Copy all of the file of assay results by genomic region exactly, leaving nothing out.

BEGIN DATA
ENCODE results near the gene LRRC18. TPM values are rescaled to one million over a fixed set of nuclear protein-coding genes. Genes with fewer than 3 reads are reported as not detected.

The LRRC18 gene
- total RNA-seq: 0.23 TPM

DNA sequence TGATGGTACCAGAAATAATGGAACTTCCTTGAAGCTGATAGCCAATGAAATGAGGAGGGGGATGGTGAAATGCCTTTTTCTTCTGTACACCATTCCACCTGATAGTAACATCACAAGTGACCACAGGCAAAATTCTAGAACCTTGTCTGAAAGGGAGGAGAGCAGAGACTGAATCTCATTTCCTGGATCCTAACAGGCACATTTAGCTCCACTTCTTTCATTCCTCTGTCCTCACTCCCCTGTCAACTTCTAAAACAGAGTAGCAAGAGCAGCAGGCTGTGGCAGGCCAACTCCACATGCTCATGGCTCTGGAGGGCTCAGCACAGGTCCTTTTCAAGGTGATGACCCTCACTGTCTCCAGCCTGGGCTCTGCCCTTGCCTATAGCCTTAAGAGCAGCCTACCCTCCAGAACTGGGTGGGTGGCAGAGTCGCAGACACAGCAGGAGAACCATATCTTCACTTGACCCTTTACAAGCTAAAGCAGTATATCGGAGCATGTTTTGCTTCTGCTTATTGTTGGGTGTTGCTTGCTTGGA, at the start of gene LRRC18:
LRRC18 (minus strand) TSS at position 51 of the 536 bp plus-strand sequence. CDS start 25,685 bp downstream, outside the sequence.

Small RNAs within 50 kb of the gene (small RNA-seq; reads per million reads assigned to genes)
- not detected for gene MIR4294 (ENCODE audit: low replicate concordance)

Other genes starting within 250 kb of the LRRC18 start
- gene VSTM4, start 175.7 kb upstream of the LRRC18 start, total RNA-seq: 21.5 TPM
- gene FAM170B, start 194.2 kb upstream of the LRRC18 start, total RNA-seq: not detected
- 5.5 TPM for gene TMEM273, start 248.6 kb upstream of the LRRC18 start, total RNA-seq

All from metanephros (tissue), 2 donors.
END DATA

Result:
ENCODE results near the gene LRRC18. TPM values are rescaled to one million over a fixed set of nuclear protein-coding genes. Genes with fewer than 3 reads are reported as not detected.

The LRRC18 gene
- total RNA-seq: 0.23 TPM

DNA sequence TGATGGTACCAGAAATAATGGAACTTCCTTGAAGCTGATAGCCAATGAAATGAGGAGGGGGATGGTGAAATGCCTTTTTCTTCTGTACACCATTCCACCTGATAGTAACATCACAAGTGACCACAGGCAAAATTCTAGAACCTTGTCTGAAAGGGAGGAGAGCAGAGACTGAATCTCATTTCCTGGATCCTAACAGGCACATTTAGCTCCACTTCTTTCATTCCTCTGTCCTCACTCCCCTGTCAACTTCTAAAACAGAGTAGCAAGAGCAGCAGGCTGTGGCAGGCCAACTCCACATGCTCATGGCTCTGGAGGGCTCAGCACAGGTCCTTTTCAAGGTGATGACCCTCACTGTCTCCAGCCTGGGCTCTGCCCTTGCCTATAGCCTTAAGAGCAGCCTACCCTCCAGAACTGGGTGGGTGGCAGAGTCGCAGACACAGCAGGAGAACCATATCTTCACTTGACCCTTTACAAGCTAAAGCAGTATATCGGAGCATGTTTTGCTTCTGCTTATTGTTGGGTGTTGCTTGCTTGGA, at the start of gene LRRC18:
LRRC18 (minus strand) TSS at position 51 of the 536 bp plus-strand sequence. CDS start 25,685 bp downstream, outside the sequence.

Small RNAs within 50 kb of the gene (small RNA-seq; reads per million reads assigned to genes)
- not detected for gene MIR4294 (ENCODE audit: low replicate concordance)

Other genes starting within 250 kb of the LRRC18 start
- gene VSTM4, start 175.7 kb upstream of the LRRC18 start, total RNA-seq: 21.5 TPM
- gene FAM170B, start 194.2 kb upstream of the LRRC18 start, total RNA-seq: not detected
- 5.5 TPM for gene TMEM273, start 248.6 kb upstream of the LRRC18 start, total RNA-seq

All from metanephros (tissue), 2 donors.